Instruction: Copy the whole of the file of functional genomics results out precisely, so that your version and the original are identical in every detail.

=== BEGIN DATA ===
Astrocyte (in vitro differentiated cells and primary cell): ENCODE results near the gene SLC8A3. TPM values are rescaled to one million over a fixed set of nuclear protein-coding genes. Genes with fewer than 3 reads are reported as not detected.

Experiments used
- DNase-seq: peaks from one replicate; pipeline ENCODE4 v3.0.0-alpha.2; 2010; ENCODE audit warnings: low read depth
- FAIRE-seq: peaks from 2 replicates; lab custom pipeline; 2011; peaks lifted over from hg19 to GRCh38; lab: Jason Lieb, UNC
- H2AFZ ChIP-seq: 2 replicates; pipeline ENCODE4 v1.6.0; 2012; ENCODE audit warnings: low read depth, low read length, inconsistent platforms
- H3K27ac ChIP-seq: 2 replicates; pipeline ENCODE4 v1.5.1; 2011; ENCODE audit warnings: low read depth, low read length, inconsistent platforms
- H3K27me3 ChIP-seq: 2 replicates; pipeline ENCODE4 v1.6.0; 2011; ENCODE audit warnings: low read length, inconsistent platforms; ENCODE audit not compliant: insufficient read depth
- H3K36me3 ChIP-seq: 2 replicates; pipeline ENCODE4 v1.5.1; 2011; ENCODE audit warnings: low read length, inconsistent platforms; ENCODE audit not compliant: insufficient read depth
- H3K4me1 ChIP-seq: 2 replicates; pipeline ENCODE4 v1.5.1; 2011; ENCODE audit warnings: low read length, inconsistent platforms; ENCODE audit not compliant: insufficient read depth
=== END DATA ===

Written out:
Astrocyte (in vitro differentiated cells and primary cell): ENCODE results near the gene SLC8A3. TPM values are rescaled to one million over a fixed set of nuclear protein-coding genes. Genes with fewer than 3 reads are reported as not detected.

Experiments used
- DNase-seq: peaks from one replicate; pipeline ENCODE4 v3.0.0-alpha.2; 2010; ENCODE audit warnings: low read depth
- FAIRE-seq: peaks from 2 replicates; lab custom pipeline; 2011; peaks lifted over from hg19 to GRCh38; lab: Jason Lieb, UNC
- H2AFZ ChIP-seq: 2 replicates; pipeline ENCODE4 v1.6.0; 2012; ENCODE audit warnings: low read depth, low read length, inconsistent platforms
- H3K27ac ChIP-seq: 2 replicates; pipeline ENCODE4 v1.5.1; 2011; ENCODE audit warnings: low read depth, low read length, inconsistent platforms
- H3K27me3 ChIP-seq: 2 replicates; pipeline ENCODE4 v1.6.0; 2011; ENCODE audit warnings: low read length, inconsistent platforms; ENCODE audit not compliant: insufficient read depth
- H3K36me3 ChIP-seq: 2 replicates; pipeline ENCODE4 v1.5.1; 2011; ENCODE audit warnings: low read length, inconsistent platforms; ENCODE audit not compliant: insufficient read depth
- H3K4me1 ChIP-seq: 2 replicates; pipeline ENCODE4 v1.5.1; 2011; ENCODE audit warnings: low read length, inconsistent platforms; ENCODE audit not compliant: insufficient read depth